Think about adding a bench or a small table and a couple of chairs in front of your she shed so you can sit with a friend and enjoy some beautiful weather with your favorite beverage. It’ll feel like you’re at a chic cafe but in the comfort of your own backyard. Don’t forget to make sure the furniture and fabrics are weatherproof so you won’t have to worry about dragging it inside whenever it rains or snows.

 Reading Nook

Consider making your she shed a screen-free space. You don’t want to risk it becoming just another place where you go to zone out and stare at the TV. Instead, opt for a dedicated reading space. You can go with a classic window nook, or get a stylish day bed and cover it in throw pillows. Who knows, you might even use it as a place to sneak in an afternoon nap. Finish it off with a free-standing bookcase or mount some quick and easy shelves on the wall to hold all those books you’ve been wanting to read.

Exercise or Office Space

If your passion is yoga, pilates, or weight lifting, you can turn your she shed into a space where you can blast your favorite music in a dedicated work-out space. Or, if you’re looking for a place to hunker down and focus on work, your she shed could become an office where you can go to write, brainstorm, make phone calls, or whatever else your professional life requires.

At the end of the day, your special space should be a reflection of you – a place where you love to spend time, whether it’s relaxing, creating, or getting work done. Have fun with it and make it into something that enhances your life.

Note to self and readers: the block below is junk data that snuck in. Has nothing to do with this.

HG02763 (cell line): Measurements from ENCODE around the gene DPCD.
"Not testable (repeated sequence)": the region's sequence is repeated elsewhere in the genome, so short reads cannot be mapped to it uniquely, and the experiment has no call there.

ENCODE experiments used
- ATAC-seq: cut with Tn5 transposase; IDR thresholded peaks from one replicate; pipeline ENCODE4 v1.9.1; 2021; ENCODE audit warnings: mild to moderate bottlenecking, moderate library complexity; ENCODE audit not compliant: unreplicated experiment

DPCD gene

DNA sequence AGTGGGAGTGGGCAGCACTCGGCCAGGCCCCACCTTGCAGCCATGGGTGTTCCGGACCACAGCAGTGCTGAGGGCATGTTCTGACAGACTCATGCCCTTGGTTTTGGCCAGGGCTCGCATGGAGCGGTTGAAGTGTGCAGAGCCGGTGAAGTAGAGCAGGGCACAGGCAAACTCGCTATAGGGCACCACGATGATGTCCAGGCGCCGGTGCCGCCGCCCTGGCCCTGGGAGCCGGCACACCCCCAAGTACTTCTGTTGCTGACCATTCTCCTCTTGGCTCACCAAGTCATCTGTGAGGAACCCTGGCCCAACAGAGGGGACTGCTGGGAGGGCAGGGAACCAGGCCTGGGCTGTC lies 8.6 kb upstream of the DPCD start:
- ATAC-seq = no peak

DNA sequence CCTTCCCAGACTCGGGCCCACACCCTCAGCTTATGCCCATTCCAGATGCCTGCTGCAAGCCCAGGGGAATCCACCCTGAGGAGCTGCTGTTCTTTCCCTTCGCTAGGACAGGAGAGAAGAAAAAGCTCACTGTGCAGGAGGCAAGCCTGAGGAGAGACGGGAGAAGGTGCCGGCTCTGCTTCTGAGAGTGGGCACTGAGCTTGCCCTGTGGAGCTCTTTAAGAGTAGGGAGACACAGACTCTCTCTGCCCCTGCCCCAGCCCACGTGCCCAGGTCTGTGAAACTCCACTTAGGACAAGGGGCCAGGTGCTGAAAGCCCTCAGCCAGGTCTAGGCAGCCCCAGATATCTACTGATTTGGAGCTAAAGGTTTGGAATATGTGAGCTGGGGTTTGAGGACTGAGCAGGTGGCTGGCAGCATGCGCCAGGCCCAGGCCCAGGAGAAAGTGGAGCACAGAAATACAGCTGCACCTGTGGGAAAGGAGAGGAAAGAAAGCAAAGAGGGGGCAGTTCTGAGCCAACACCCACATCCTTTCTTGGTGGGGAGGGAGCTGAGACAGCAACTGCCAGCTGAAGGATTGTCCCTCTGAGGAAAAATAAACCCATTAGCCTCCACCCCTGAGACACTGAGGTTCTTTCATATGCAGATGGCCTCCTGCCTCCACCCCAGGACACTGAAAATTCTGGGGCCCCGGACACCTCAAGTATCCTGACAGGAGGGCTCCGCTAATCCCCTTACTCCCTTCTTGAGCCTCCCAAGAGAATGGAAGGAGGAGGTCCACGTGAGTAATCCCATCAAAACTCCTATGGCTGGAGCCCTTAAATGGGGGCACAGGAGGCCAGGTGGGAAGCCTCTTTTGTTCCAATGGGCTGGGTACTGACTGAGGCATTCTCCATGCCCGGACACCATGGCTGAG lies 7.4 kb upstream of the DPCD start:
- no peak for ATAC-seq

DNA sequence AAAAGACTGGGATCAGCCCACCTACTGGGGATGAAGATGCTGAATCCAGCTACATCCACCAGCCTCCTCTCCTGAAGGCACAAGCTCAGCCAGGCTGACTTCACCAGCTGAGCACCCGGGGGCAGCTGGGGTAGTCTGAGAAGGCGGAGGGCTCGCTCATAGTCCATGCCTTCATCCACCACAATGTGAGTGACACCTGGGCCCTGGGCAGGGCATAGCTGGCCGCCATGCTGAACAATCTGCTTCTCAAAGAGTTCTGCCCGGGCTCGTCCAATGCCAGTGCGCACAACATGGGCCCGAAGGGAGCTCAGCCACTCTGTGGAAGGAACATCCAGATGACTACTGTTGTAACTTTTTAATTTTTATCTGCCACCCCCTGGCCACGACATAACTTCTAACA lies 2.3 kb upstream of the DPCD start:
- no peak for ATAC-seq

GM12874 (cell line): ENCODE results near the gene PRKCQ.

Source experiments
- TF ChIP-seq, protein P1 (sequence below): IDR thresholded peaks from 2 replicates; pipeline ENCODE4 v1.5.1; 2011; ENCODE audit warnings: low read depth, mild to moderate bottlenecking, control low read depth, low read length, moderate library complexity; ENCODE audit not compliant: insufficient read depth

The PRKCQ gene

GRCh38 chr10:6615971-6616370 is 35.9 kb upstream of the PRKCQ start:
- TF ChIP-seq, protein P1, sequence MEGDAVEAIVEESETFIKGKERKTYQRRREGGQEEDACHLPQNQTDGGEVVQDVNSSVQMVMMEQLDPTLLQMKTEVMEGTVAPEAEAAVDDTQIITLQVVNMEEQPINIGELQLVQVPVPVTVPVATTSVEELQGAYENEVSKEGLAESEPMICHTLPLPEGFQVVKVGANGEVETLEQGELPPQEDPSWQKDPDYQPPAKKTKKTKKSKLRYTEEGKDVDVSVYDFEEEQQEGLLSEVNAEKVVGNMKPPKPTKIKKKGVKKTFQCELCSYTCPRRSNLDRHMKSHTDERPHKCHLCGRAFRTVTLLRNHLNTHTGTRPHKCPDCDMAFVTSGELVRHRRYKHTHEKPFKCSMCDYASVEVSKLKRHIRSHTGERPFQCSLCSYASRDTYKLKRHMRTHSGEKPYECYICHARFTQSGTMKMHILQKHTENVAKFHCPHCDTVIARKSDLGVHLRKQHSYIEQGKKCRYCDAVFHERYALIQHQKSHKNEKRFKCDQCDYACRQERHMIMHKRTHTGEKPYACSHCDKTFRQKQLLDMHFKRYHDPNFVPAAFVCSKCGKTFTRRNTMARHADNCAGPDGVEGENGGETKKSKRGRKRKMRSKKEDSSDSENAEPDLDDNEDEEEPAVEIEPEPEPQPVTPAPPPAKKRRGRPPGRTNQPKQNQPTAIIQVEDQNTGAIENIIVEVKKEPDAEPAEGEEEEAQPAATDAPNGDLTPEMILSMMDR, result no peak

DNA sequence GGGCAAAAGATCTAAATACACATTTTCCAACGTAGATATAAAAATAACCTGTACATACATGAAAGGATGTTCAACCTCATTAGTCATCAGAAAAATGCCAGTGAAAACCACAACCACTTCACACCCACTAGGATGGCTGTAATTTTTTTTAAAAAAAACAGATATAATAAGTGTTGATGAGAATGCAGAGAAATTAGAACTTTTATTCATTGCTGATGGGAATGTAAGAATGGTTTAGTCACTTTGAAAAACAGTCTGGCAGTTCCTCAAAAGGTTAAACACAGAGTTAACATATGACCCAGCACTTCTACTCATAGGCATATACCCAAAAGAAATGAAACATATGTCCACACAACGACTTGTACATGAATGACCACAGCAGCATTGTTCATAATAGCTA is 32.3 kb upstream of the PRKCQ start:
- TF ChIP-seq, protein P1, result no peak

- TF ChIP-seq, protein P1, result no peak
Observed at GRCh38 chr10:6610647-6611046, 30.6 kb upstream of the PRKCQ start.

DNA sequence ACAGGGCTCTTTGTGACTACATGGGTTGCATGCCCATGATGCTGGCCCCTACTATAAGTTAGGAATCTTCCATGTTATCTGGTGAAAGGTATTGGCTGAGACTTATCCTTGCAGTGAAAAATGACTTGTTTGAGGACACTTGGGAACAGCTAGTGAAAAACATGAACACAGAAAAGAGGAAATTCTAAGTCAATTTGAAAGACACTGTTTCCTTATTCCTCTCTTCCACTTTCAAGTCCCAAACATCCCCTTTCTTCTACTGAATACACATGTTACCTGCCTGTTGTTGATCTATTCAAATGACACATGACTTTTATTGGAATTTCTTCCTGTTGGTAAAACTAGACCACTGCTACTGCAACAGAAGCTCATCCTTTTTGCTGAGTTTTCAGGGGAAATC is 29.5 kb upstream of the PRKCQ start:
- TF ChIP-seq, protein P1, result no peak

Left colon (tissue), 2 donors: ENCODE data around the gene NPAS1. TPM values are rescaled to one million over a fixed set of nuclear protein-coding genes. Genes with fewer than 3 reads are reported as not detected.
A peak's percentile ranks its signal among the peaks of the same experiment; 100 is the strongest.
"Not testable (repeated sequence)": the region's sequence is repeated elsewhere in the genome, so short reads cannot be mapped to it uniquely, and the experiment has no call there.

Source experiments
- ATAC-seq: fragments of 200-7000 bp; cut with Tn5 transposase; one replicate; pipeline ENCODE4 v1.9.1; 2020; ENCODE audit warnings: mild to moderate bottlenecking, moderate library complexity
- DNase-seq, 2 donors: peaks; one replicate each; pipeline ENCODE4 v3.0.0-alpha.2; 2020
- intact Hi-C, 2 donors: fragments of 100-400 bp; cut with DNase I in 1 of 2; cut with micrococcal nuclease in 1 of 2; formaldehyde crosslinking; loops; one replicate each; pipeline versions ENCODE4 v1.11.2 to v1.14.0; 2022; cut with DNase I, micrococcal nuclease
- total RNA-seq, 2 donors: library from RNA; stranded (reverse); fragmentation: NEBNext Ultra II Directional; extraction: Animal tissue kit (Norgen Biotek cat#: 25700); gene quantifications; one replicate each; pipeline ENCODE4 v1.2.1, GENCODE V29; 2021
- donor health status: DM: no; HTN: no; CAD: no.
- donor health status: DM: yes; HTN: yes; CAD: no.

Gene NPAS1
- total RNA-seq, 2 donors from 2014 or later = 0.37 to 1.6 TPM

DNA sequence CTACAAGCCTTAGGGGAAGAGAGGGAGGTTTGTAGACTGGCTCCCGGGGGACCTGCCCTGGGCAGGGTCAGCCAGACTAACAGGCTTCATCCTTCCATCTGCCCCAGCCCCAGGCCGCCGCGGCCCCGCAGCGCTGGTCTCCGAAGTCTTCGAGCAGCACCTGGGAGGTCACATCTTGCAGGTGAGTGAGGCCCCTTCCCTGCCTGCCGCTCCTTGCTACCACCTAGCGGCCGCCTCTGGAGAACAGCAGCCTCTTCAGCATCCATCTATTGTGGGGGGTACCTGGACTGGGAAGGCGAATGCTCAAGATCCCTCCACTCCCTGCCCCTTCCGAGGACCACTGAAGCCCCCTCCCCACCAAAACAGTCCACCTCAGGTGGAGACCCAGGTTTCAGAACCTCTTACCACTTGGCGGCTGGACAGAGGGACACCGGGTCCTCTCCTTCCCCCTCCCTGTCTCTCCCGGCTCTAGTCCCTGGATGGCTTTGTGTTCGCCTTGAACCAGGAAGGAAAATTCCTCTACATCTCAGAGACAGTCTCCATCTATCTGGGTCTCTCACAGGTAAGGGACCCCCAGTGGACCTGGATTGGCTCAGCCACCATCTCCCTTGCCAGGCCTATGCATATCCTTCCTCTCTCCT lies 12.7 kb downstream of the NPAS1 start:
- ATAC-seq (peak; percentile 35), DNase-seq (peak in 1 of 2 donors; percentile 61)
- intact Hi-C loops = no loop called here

To find a professional who can help you create your perfect she shed, contact Home Builders Association of  Winston-Salem 336.768.5942.

Home Buyer’s Dictionary

Home Buyer’s Dictionary

Home Buyer’s Dictionary

ARM? GPM? PITI? You’d have to be a cryptologist to figure out some of the terms buyers encounter during the home buying process. Doing research on how to buy a house before beginning the process can greatly improve your experience and prepare you for the exciting course ahead. And with this glossary of home buying terms at your side, you can rest easy that your new home won’t get lost in translation.

Adjustable Rate Mortgage (ARM). A loan whose interest rate is adjusted according to movements in the financial market.

Amortization. A payment plan by which a borrower reduces a debt gradually through monthly payments of principal and interest.

Annual Percentage Rate (APR). The annual cost off credit over the life of a loan, including interest, service charges, points, loan fees, mortgage insurance, and other items.

Appraisal. An evaluation to determine what a piece of property would sell for in the marketplace.

Appreciation. The increase in the value of a property.

Assessment. A tax levied on a property or a value placed on the worth of property by a taxing authority.

Assumption. A transaction allowing the buyer of a home to assume responsibility for an existing loan on the home instead of getting a new loan.

Balloon. A loan which has a series of monthly payments (often for 5 years or less) with the remaining balance due in a large lump sum payment at the end.